La Colonna Infame refers to historical events that took place in Milan, Italy, in the 17th century
La Colonna Infame refers to historical events that took place in Milan, Italy, in the 17th century. However, not limited by references or literal approach to the theme, the work exhibited here has no other deductive purpose than to describe the condition of our psyche in the centuries long challenge to human spirit in the face of world calamities.
La Colonna Infame presents an installation of sculptures, metal structures, found objects, and wood panels mounted with oil on canvas paintings. It consists of four separately titled sections created in conformity with the general concept of a single whole in which one medium relates to another and describes its essence in a unique way. Painted abstracted forms and color fields add to the emotional and intellectual intensity of the installation, while the sculptural parts disclose the gradual development of thought process. Together they narrate a story full of allegories and symbolism, poignant references and counterpoints.
A famous trial of 1630 in Milan, a source of inspiration for this contemporary work, La Colonna Infame, will resonate as relevant in our time, and “columns of infamy”, like phantoms, will loom in our conscience. From one construction in the series to another, the artists continue exploring the troubled and mysterious terrain of human identity, raising philosophical and ethical questions with the broadest, poetic range of topics.
Simon Toparovsky was born in Philadelphia in 1951. After art school at the California College of Arts and Crafts and the College of Art and Humanity at the University of California, Berkeley, he first became known for making one-of-a kind books as works of art. His craftsmanship and innovation with materials pushed the conceptual boundaries of the field. His Tikal Codex was acquired by the Smithsonian Institution and awarded the special designation “first book as art for the permanent collection.”
Working in Los Angeles since 1981, Toparovsky has focused on narrative sculpture. His work has been exhibited internationally and acquired by many important collections, including the Museum of Modern Art and the Metropolitan Museum of Art, in New York; the Getty Center, and Los Angeles County Museum of Art. Among his awards, there have been seven grants from the National Endowment for the Arts, including two Visual Artist Fellowships. In 1998, he was awarded the commission to create the life-size bronze crucifix for the main altar of the Cathedral of Our Lady of the Angels, which was consecrated in September 2002.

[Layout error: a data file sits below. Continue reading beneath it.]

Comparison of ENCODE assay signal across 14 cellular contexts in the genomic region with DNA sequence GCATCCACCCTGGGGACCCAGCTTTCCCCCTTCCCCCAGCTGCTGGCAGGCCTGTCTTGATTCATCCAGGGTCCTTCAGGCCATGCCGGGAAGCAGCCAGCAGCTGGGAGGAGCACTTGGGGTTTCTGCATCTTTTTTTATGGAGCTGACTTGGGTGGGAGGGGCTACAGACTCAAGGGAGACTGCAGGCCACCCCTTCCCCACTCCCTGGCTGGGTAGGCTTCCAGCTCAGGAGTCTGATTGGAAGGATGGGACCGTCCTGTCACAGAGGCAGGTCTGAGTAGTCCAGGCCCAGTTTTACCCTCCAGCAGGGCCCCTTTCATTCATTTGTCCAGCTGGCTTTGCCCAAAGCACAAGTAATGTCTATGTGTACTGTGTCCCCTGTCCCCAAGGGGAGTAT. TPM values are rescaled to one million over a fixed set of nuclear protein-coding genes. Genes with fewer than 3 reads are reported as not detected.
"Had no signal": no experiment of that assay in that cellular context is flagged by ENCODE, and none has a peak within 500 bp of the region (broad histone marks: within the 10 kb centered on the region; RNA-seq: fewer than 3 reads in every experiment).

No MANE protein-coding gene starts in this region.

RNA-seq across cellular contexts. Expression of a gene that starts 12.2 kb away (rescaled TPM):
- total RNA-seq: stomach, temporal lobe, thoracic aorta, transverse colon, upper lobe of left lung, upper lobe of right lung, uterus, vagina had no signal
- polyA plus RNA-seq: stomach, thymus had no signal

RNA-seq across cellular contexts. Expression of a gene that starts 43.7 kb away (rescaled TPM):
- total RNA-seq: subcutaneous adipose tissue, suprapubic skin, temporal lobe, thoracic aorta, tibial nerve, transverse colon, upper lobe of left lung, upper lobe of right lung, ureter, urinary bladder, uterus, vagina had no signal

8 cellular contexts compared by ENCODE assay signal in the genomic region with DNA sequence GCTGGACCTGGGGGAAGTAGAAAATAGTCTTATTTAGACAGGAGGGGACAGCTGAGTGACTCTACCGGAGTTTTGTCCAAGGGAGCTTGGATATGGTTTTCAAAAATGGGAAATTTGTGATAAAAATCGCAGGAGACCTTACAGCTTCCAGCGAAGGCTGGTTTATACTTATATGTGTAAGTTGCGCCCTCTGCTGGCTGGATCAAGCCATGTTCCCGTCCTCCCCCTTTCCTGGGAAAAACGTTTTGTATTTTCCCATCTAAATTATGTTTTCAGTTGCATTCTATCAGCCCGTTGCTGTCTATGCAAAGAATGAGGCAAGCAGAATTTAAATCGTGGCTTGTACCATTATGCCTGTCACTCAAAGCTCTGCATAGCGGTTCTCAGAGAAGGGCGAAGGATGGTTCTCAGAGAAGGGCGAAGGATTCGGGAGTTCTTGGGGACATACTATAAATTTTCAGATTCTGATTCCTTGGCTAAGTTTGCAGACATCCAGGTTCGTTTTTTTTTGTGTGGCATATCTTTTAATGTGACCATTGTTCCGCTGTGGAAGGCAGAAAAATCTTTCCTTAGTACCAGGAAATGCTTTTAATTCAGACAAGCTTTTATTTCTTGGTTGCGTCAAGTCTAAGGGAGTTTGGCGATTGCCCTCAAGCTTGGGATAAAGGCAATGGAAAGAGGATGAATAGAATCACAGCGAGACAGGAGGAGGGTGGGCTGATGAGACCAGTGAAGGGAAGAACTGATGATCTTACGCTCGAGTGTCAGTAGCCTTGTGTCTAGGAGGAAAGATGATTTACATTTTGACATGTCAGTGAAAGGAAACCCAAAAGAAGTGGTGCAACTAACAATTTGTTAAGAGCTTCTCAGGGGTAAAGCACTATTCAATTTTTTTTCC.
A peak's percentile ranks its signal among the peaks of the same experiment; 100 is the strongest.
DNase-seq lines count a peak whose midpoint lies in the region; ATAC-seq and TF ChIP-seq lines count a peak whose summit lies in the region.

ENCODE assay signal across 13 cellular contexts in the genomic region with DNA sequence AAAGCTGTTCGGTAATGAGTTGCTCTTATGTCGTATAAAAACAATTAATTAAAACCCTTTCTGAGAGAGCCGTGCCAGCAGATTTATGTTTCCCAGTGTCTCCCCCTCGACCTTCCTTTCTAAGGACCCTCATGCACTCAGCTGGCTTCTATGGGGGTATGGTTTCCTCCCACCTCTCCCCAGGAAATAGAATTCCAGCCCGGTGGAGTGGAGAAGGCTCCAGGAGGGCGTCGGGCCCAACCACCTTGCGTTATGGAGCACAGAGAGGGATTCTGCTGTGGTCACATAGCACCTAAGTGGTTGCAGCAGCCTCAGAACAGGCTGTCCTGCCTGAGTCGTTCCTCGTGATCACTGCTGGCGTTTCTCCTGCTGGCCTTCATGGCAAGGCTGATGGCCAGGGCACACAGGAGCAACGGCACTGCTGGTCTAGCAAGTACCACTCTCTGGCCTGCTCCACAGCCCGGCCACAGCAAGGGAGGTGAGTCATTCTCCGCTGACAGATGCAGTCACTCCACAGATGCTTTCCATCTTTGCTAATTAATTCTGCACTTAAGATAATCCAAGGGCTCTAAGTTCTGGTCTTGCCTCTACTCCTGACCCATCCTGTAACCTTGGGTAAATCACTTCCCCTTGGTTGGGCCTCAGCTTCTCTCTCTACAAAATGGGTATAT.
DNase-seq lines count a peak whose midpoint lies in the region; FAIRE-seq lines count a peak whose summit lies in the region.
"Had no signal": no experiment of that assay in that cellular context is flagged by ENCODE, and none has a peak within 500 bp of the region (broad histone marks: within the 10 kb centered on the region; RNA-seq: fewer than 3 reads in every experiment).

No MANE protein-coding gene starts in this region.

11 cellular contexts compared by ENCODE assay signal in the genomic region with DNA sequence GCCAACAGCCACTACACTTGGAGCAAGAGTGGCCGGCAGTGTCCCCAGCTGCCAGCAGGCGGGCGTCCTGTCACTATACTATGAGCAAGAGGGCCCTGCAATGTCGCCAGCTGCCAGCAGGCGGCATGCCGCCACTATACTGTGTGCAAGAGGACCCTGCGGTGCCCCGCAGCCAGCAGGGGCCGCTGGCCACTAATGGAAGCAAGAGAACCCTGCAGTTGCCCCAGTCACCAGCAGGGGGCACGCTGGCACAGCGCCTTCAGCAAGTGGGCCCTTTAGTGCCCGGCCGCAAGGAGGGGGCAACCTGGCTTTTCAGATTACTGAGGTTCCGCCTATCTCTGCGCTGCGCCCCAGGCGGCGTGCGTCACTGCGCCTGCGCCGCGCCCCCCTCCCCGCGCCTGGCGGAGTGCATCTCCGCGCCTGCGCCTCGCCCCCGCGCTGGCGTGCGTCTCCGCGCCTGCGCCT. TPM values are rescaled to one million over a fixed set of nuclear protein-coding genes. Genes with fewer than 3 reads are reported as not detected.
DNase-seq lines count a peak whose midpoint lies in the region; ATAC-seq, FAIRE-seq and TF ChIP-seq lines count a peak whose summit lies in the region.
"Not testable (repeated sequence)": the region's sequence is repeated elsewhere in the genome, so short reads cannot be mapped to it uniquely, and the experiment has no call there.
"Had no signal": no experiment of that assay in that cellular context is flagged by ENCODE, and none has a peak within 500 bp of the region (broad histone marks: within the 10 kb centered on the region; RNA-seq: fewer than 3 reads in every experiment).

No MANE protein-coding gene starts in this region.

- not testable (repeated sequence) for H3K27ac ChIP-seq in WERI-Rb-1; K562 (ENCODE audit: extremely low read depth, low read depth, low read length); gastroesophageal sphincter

Toparovsky has been living and working in Los Angeles and Milan since 2000. In 2002 he began a continuing collaboration with Italian painter, Ariel Soulé. From their work together they developed a project, Chiasmo, where painting and sculpture combine as a unique work of art. Toparovsky and Soulé’s next project, Pantheon, to the Ulterior Gods is scheduled to take place in the of summer 2013, as concurrent exhibitions in the galleries of the Cacoyannis Foundation and the Theocharakis Foundation in Athens.
Ariel Soulé was born in Buenos Aires. As a child he attended the school of art that his father had founded in 1959. In 1967 he moved to Barcelona, Spain to continue his studies at Escuela Massana de Arte. In the 1970s Soulé lived in Italy, he studying at the Academy of Fine Arts of Brera in Milan.
In 1989 Soulé was commissioned to use the Metro of Rome as the longest art gallery in the world. For this project he created works for the 42 stations of the subway system. In the next years, followed exhibitions in public spaces and museums. From 1990 to 1992, Soulé lives and work in New York. He was invited by curator, Renato Barilli to have a major solo exhibition at the Museum of Palazzo dei Diamanti of Ferrara: Paradigma. The Museum of Modern Art of Gallarate organized a retrospective exhibition, Mostra Antologica: 1973–1993. In 1995 Soulé has an installation Reflections in Milano, Piazza del Duomo. The following year, Soulé mounted another major solo exhibition, Labyrinthos, at the Museum of Modern Art of Spoleto, linked with the international Festival dei Due Mondi.
Soulé began a continuing collaboration with the American sculptor Simon Toparovsky in 2002, sharing studios in Los Angeles and Milan. From their work together they developed a project, Chiasmo, where painting and sculpture are combined as a unique work of art. It was not long after that Soulé and Toparovsky began working on a series of installations for public spaces and museums, including La Costituzione Americana in Milan, Evita's Perfect Fall in the Palazzo Comunale of Teglio, Qui, del Dicibile in a deconsecrated Gothic Church in the oldest center of Naples, A Letter from the Renaissance at UCLA, Combos and Tabulae in private galleries.